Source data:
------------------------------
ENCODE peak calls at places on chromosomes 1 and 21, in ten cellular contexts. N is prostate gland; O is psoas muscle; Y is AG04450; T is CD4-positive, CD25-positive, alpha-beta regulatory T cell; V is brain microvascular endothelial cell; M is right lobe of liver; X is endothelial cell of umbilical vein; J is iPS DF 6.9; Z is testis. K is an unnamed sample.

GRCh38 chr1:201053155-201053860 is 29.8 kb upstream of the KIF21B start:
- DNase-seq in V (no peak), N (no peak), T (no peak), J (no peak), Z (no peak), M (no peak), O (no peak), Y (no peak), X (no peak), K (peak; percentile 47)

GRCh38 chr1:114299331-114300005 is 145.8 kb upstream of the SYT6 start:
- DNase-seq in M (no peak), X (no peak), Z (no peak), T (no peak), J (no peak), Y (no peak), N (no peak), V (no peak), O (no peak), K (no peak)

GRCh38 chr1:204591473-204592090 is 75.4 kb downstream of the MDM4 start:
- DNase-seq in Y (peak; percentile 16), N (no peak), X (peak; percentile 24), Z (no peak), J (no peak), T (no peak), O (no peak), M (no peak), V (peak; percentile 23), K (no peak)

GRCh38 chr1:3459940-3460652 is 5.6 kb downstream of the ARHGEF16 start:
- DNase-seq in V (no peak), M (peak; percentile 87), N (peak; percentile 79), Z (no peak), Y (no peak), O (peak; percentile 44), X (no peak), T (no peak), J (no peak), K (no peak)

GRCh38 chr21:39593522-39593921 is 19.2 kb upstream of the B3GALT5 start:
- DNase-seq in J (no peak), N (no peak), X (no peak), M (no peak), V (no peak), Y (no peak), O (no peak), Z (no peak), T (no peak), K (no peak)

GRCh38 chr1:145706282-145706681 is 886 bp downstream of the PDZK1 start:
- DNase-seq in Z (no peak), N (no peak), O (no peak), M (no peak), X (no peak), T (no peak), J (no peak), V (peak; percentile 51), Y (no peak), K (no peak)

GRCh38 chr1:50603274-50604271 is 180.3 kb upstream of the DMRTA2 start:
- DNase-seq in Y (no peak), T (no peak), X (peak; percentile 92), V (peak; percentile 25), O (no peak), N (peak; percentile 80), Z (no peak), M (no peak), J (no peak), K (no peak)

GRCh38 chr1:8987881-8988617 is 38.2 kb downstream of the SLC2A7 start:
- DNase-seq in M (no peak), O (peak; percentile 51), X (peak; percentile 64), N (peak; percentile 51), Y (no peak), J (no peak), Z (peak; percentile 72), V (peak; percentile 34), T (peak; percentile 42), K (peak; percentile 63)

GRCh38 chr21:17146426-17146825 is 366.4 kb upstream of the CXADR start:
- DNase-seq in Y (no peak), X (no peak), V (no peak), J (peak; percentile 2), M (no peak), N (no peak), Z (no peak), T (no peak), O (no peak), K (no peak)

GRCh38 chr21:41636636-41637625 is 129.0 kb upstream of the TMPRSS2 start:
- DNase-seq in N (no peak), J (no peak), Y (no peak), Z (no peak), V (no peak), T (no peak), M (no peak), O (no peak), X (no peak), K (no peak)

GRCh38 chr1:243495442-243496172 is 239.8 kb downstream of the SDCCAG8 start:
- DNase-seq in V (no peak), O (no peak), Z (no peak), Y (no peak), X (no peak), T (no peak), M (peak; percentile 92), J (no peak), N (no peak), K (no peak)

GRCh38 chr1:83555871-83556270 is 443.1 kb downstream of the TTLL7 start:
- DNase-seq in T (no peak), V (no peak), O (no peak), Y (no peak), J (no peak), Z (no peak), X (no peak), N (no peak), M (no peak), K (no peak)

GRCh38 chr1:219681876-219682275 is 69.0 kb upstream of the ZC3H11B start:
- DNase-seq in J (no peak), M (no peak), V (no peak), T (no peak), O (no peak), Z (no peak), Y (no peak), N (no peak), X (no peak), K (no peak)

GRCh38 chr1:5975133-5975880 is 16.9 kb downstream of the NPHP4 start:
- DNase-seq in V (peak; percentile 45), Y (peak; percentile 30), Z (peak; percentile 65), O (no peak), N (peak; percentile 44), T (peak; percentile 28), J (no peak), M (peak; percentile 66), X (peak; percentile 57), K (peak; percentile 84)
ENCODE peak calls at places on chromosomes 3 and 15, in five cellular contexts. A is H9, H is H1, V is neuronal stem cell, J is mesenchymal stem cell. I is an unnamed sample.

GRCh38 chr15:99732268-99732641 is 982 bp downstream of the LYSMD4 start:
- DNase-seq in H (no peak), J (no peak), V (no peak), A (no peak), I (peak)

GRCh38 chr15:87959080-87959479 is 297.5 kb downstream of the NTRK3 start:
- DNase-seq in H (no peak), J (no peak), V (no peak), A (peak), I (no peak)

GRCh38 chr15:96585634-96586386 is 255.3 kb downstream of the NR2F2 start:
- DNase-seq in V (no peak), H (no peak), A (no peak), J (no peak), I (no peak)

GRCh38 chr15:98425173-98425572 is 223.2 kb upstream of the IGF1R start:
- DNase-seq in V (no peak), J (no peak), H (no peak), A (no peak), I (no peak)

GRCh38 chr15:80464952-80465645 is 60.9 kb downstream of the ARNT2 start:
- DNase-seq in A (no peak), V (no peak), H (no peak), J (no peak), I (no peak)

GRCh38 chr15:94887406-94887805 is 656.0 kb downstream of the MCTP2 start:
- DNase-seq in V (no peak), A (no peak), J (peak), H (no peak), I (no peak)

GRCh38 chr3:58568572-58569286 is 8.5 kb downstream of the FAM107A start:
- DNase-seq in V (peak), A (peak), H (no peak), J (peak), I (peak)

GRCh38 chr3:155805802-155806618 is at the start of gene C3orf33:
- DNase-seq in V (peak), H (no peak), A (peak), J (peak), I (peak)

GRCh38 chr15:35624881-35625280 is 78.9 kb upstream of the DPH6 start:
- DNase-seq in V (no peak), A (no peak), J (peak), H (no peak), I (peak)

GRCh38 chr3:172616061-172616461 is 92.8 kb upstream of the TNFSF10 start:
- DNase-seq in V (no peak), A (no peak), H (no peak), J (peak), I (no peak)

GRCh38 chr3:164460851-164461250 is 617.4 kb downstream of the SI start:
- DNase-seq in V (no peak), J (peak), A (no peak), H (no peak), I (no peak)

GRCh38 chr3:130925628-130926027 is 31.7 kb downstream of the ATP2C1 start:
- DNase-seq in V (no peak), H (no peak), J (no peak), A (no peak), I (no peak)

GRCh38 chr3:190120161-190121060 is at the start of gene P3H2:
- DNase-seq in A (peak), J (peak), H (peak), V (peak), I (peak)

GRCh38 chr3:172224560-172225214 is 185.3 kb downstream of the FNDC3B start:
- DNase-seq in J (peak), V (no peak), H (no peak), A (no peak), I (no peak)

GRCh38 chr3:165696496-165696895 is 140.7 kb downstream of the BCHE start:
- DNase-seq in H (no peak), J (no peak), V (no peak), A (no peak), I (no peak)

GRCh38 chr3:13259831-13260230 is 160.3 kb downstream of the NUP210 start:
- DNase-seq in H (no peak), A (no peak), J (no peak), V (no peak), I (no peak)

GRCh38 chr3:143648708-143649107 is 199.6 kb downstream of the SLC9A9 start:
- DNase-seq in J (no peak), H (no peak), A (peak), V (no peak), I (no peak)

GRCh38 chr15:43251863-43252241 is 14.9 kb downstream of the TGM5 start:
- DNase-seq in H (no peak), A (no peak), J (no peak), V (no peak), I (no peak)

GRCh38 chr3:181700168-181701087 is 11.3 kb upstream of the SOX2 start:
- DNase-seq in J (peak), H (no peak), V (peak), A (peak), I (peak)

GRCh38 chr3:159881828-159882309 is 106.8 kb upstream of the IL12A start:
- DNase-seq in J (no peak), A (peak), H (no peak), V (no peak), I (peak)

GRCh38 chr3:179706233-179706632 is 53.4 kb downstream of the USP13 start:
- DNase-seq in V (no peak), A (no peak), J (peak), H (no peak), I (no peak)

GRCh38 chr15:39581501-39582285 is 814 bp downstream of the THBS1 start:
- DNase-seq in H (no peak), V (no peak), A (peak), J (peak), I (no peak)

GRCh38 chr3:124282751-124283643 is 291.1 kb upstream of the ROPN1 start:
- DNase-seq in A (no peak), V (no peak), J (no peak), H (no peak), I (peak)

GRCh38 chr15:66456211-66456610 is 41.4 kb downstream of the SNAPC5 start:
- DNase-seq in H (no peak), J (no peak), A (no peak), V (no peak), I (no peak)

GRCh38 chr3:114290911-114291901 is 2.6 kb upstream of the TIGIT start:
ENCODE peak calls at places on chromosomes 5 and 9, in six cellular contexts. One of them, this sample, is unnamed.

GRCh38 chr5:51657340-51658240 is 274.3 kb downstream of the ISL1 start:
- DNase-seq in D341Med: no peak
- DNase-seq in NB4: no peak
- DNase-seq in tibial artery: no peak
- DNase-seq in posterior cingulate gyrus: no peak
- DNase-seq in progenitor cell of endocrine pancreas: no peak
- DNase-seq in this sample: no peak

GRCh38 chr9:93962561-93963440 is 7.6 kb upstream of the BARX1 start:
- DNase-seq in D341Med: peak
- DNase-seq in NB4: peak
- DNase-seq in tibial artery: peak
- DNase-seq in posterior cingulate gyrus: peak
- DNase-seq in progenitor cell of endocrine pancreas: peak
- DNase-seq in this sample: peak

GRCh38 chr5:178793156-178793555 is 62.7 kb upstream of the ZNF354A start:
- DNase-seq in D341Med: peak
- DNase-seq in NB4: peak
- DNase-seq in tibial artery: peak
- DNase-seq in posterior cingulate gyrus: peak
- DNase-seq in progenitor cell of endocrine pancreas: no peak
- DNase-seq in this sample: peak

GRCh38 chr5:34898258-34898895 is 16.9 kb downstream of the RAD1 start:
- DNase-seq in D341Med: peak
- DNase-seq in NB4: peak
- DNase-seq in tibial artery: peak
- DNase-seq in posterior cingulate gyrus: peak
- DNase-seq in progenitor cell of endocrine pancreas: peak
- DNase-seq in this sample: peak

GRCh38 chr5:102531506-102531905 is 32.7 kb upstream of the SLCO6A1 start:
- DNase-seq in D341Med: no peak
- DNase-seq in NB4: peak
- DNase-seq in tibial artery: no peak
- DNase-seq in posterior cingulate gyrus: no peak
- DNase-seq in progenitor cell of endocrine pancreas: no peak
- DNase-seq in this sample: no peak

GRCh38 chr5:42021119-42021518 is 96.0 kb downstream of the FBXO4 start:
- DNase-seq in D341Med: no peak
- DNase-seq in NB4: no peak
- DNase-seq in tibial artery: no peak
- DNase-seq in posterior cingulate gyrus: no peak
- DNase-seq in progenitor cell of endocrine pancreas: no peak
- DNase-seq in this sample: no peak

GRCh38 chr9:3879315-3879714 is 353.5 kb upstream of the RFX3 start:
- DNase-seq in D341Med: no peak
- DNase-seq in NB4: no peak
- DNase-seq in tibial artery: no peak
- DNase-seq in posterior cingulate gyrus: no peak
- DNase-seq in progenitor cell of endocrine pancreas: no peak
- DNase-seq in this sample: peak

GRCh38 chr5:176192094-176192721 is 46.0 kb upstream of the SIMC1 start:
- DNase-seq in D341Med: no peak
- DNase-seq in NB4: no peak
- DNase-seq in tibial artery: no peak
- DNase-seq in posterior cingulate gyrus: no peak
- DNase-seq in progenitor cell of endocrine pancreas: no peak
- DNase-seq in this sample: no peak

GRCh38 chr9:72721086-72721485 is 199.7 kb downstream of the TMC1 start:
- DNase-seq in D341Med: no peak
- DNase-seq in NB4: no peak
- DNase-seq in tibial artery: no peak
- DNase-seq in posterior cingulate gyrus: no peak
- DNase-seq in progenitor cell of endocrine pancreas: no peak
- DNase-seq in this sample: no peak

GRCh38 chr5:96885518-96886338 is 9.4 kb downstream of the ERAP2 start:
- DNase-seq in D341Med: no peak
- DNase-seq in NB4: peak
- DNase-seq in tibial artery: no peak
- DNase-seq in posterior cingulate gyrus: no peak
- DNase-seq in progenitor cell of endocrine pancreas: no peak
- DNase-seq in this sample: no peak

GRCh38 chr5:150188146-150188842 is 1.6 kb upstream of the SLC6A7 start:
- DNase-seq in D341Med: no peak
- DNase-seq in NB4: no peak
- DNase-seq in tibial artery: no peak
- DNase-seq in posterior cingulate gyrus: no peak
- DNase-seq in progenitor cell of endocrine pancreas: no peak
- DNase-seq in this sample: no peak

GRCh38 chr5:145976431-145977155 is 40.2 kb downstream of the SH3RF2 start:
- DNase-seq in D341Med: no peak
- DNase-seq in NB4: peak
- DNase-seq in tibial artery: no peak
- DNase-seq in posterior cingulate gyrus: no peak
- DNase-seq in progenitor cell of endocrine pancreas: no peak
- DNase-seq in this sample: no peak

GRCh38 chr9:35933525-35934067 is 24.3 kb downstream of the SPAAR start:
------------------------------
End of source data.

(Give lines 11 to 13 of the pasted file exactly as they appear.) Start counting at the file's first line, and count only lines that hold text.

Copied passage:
- DNase-seq in J (no peak), N (no peak), X (no peak), M (no peak), V (no peak), Y (no peak), O (no peak), Z (no peak), T (no peak), K (no peak)

GRCh38 chr1:145706282-145706681 is 886 bp downstream of the PDZK1 start:
- DNase-seq in Z (no peak), N (no peak), O (no peak), M (no peak), X (no peak), T (no peak), J (no peak), V (peak; percentile 51), Y (no peak), K (no peak)